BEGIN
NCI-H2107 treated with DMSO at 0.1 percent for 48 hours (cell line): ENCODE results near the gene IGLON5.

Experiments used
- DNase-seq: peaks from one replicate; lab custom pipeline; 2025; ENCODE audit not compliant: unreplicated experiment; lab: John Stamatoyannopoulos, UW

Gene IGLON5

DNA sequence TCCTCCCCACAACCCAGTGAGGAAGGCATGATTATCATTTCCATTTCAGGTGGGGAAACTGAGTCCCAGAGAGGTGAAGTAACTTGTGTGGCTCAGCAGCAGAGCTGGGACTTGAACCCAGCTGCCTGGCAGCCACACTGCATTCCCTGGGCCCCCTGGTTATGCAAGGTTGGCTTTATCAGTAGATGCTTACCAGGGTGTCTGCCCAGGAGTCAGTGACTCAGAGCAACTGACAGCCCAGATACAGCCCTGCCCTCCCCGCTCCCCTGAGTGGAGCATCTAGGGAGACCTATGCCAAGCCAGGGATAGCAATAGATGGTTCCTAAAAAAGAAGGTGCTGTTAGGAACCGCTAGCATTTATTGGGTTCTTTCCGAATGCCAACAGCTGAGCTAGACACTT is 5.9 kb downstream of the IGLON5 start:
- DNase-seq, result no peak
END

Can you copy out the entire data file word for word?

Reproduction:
NCI-H2107 treated with DMSO at 0.1 percent for 48 hours (cell line): ENCODE results near the gene IGLON5.

Experiments used
- DNase-seq: peaks from one replicate; lab custom pipeline; 2025; ENCODE audit not compliant: unreplicated experiment; lab: John Stamatoyannopoulos, UW

Gene IGLON5

DNA sequence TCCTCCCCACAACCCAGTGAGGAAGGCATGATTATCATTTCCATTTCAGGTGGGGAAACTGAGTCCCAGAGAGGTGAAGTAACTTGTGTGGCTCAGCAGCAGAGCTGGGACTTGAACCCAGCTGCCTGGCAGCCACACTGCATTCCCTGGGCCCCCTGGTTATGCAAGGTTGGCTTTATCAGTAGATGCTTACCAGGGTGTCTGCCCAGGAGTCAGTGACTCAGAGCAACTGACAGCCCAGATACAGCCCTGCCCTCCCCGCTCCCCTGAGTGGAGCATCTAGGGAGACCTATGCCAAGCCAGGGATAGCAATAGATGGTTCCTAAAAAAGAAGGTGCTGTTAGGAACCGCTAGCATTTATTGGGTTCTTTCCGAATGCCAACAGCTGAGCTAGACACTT is 5.9 kb downstream of the IGLON5 start:
- DNase-seq, result no peak